Even though I’m currently reducing my mileage and taking things easy in order to help my Achilles tendon recuperate, these brilliant spring days are inspiring me to make a list of some of the running goals I have dreamed up for myself over these dark winter months. Most don’t have a time-frame as of yet, some are likely years off, and all of them are rather ambitious – I don’t think I could do more than 1 or 2 a year for the longer runs, and some not for a few years until I build up to them. Here they are, in no particular order:
1. Complete a 50k race. At 31 miles, a 50k is the shortest standard ultra-marathon, so it would be my first foray into ultra territory. Since the next standard length is a 50 mile race, a 50K is really a baby-step into ultra-running, as it is much closer to the 26.2 miles of a marathon, but I like to tell myself there is no such thing as an wimpy ultra-marathon. As I see it, the advantage to a 50k is that I can built my long-distance confidence before tackling a 50-miler, and training for it would fit into the rest of my life without too much difficulty. Training for 31 miles is not much different than training for 26, and you can simply make a few minor tweaks to a regular marathon training program. Training for a 50-mile race, on the other-hand, is another beast entirely, one that involves things like back-to-back 20 mile runs on a Saturday and a Sunday. Thinks I can consider when my kids are a bit older. Running a 50k, however, is a goal I hope to accomplish next fall. In fact, I’ve got my eyes on two possible races for 2011: the Canlake 50 in Canandaigua, New York, or the Mountain Madness Run in Ringwood Park, New Jersey.
2. Complete a 50 mile race. This is what counts as a “real” ultra-marathon. I don’t think my lifestyle will allow for the intense training needed for a number of years. I’d like to run one in the next five (maybe), though I’ve also said this one is a “before I turn 40” goal.
3. Run the entire length of the Brooklyn/Queens Greenway, in parts and in one run (30 miles). This Greenway is a series of mixed-use recreation lanes that wind from Coney Island in Brooklyn all the way to Little Neck Bay in Queens. Depending on whether you do all the possible looping tours of the parks, it is between 30 and 40 miles long, and besides Coney Island includes Prospect Park, Highland Park, Forest Park, the Flushing Meadows, Corona Park, Kissena Park, as well as tree-lined, scenic boulevards through some of the most historic neighborhoods in both boroughs. I’d like to do a series of runs that eventually includes the entire Greenway, though my more ambitious goal is to run it all in one day.
4. Run the entire length of The Old Croton Aqueduct Trail (26 miles). The Old Croton Aqueduct Trail starts at the Bronx-Yonkers border in Van Cortland Park, and follows the path of a now defunct aqueduct for 26 miles to Croton Gorge County Park. I could either take a Metro-North train to the northern trail head, then run south back to the Bronx, or do it the other-way around. The subway runs right to the edge of Van Cortland, so both ends of the trail are easily accessible by public transportation.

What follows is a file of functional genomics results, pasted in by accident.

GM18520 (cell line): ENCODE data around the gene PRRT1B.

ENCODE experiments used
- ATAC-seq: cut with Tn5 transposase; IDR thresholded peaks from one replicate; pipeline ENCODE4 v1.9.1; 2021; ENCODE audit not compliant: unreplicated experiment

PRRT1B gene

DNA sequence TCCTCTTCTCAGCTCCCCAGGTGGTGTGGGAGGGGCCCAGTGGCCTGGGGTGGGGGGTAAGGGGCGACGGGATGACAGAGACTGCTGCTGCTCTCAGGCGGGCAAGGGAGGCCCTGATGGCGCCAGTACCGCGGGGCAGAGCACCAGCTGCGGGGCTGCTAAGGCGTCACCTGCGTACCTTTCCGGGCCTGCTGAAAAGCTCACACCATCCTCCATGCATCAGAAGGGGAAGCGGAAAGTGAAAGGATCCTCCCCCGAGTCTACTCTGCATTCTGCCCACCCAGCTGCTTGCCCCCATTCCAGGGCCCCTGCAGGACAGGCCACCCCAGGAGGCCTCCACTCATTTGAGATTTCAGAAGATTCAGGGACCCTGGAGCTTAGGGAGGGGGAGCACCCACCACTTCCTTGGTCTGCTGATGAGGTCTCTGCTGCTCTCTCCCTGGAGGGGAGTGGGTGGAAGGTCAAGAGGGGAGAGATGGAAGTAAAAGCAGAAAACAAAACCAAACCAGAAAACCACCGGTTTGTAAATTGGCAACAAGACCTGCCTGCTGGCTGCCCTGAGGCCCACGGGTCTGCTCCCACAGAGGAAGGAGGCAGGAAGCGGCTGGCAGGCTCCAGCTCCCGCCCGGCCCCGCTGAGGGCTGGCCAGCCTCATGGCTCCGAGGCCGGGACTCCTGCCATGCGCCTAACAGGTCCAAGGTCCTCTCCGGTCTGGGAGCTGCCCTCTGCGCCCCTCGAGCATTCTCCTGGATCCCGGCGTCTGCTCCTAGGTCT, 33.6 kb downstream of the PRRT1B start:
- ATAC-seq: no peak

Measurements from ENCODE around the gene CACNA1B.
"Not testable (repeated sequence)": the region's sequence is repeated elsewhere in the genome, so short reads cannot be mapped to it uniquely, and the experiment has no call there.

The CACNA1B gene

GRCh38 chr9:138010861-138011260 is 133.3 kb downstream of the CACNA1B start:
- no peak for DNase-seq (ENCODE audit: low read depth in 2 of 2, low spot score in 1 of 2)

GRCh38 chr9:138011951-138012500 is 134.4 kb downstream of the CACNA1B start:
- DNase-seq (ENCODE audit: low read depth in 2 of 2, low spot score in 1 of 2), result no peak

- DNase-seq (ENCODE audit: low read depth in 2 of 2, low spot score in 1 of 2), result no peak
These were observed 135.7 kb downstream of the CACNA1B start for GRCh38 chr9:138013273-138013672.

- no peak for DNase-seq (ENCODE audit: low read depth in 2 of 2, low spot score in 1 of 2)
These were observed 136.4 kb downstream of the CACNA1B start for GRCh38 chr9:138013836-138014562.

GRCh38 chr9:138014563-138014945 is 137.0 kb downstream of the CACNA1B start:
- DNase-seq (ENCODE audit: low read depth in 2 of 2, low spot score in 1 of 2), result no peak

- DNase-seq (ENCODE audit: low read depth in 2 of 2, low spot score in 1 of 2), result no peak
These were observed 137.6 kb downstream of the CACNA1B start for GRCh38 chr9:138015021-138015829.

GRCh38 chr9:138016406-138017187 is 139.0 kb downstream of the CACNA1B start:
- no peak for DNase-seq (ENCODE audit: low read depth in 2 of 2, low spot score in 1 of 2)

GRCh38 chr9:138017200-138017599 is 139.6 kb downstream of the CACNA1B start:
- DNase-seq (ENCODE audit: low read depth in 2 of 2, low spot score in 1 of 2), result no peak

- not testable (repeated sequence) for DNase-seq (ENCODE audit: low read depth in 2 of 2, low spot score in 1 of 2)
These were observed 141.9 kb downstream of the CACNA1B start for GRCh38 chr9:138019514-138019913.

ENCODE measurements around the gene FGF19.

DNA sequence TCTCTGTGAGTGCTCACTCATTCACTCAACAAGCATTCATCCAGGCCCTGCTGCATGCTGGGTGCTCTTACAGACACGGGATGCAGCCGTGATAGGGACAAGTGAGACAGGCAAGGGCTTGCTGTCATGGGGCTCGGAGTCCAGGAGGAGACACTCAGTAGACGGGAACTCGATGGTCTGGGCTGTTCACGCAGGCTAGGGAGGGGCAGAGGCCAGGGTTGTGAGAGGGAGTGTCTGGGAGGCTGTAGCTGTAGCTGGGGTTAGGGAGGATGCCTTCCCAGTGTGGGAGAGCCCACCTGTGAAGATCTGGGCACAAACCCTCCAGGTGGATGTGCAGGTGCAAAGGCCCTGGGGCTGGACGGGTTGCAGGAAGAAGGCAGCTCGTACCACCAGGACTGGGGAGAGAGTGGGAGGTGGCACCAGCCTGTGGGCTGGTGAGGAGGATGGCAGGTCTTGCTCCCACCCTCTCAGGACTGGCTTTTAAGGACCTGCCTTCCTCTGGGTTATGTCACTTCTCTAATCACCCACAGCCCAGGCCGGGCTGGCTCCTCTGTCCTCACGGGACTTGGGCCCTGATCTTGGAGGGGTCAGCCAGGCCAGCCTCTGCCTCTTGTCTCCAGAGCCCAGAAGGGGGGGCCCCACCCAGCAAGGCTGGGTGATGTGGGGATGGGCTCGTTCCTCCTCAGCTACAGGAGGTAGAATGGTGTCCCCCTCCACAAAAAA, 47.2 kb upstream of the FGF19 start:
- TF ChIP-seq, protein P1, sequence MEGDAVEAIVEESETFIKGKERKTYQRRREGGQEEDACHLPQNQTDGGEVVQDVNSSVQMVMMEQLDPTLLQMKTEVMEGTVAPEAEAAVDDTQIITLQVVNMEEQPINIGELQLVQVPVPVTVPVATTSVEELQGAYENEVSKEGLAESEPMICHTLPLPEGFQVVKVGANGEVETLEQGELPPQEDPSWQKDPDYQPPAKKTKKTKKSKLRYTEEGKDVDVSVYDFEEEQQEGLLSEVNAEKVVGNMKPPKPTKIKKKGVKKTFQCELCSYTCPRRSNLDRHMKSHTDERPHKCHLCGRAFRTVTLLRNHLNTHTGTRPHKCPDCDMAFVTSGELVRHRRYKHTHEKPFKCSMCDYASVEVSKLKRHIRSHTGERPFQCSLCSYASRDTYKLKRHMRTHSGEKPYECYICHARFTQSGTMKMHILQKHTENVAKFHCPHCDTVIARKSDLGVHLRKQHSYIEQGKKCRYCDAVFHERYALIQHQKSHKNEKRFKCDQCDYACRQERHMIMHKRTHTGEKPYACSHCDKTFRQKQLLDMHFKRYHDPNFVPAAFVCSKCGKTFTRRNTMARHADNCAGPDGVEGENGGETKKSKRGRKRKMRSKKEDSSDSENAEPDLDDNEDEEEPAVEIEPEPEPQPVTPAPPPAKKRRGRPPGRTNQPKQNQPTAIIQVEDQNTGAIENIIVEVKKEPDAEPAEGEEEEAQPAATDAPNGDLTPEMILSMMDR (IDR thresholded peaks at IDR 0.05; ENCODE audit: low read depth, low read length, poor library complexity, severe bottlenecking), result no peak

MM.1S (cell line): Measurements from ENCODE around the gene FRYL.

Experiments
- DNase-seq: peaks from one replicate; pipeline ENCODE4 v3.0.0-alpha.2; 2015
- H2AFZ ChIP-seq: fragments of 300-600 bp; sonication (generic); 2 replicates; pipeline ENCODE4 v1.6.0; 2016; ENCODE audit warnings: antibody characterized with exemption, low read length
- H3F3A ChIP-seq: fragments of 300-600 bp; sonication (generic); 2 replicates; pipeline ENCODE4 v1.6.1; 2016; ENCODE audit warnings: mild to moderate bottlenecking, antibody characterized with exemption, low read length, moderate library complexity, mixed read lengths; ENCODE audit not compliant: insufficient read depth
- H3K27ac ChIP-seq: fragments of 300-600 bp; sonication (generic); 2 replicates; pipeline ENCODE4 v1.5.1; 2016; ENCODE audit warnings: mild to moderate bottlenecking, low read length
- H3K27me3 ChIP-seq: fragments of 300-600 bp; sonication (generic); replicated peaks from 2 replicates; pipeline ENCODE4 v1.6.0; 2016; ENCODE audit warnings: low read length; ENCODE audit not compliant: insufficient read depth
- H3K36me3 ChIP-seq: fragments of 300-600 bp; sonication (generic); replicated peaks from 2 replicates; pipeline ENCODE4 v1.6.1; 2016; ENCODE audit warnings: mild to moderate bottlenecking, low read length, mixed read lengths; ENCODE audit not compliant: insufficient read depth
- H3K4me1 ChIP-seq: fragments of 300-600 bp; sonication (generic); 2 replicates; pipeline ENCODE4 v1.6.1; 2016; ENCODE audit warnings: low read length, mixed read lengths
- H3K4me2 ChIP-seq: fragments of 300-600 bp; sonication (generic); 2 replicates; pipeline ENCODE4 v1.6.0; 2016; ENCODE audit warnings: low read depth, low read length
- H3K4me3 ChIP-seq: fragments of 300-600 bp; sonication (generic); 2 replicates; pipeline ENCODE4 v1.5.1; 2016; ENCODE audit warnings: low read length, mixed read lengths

5. Run the entire perimeter of island of Manhattan (33 miles). About 80% of the waterway is edged by mixed-use rec lanes of varying quality. The northern end is the trickiest bit, as industrial and residential high-rises run right to the shore at a few places, but even there are sidewalks that get you quite close to the river. After Inwood Park at the very northern tip, the Greenway runs unbroken along the Hudson all the way to Battery Park at South Ferry, and after a very short break connects again to the East River greenway. Heading back north, there is the ugly but in Mid-Town east when you have to skirt the U.N. complex, but I’ve done that before, and then you get back to the Greenway that runs all the way back up to 203rd Street.
6. Run every bridge of Manhattan. There are 14 bridges with pedestrian access connecting the Island of Manhattan to New Jersey, the Bronx, Queens, and Brooklyn. Over the years, I’ve run over 9 of them, and they are often my favorite park of a run, as the views of the waterfront and the various boroughs is always magnificent. The easier of the two goals is to check off the remaining 5 remaining bridges, though the George Washington and the RFK (nee, Tri-Borough) will take some doing. I’d also like to work out a path that covers all of the bridges in one, long run, starting in New Jersey and crossing the George Washington Bridge, then weaving back and forth over the East River, ending with the Brooklyn Bridge. I estimate that would be about 28 miles or so.
7. Run over the George Washington Bridge, then up through the Palisades. You can run from Washington-Heights, over the GW Bridge into New Jersey, and drop right onto the start of The Long Path, a trail that runs for more than 350 miles along the Hudson, almost all the way to Albany. Obviously, the potential here is limitless.
8. Do more running in Staten Island. They don’t call it the forgotten borough for nothing. I’ve been on Staten Island exactly 4 times: twice for the Staten Island Half-Marathon, and twice for the New York City Marathon. It has some of the largest stretches of parkland around, however, and the trails out there are supposed to be great. I would really like to get more trail running in, and this isn’t (that) far.
Whew. I feel tired just thinking about all these runs, though the little, three-milers I’ve been doing lately have been leading me to fantasize about unrealistically long runs. I’m not up to most of these goals right now, but that’s why they’re goals, right? One of the reasons I run is to push my concepts of what is possible; when my ankle is better and spring is in the air, maybe it will be time to do some pushing . . .